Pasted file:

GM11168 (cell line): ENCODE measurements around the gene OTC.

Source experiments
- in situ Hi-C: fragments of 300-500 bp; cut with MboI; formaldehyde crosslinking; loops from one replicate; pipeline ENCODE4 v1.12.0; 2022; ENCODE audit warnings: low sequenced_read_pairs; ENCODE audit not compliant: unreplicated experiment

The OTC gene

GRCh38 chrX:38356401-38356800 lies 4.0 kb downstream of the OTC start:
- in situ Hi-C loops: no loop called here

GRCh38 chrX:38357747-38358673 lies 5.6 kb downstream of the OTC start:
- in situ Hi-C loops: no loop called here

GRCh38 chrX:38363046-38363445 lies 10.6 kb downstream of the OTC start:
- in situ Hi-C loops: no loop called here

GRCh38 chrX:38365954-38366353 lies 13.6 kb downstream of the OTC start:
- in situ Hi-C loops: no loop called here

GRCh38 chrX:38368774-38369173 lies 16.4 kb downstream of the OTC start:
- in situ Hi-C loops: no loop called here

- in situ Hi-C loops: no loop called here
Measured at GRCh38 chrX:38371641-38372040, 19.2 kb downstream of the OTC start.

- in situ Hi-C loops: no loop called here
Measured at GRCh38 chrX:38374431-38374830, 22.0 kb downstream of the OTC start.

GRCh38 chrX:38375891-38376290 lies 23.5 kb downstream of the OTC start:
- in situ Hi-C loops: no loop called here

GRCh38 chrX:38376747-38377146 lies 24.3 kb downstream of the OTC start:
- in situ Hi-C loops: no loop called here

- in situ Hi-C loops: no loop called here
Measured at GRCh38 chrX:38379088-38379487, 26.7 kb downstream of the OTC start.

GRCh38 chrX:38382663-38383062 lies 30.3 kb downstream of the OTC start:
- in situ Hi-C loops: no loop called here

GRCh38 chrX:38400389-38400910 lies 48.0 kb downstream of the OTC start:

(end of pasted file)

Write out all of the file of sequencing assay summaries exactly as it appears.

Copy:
GM11168 (cell line): ENCODE measurements around the gene OTC.

Source experiments
- in situ Hi-C: fragments of 300-500 bp; cut with MboI; formaldehyde crosslinking; loops from one replicate; pipeline ENCODE4 v1.12.0; 2022; ENCODE audit warnings: low sequenced_read_pairs; ENCODE audit not compliant: unreplicated experiment

The OTC gene

GRCh38 chrX:38356401-38356800 lies 4.0 kb downstream of the OTC start:
- in situ Hi-C loops: no loop called here

GRCh38 chrX:38357747-38358673 lies 5.6 kb downstream of the OTC start:
- in situ Hi-C loops: no loop called here

GRCh38 chrX:38363046-38363445 lies 10.6 kb downstream of the OTC start:
- in situ Hi-C loops: no loop called here

GRCh38 chrX:38365954-38366353 lies 13.6 kb downstream of the OTC start:
- in situ Hi-C loops: no loop called here

GRCh38 chrX:38368774-38369173 lies 16.4 kb downstream of the OTC start:
- in situ Hi-C loops: no loop called here

- in situ Hi-C loops: no loop called here
Measured at GRCh38 chrX:38371641-38372040, 19.2 kb downstream of the OTC start.

- in situ Hi-C loops: no loop called here
Measured at GRCh38 chrX:38374431-38374830, 22.0 kb downstream of the OTC start.

GRCh38 chrX:38375891-38376290 lies 23.5 kb downstream of the OTC start:
- in situ Hi-C loops: no loop called here

GRCh38 chrX:38376747-38377146 lies 24.3 kb downstream of the OTC start:
- in situ Hi-C loops: no loop called here

- in situ Hi-C loops: no loop called here
Measured at GRCh38 chrX:38379088-38379487, 26.7 kb downstream of the OTC start.

GRCh38 chrX:38382663-38383062 lies 30.3 kb downstream of the OTC start:
- in situ Hi-C loops: no loop called here

GRCh38 chrX:38400389-38400910 lies 48.0 kb downstream of the OTC start: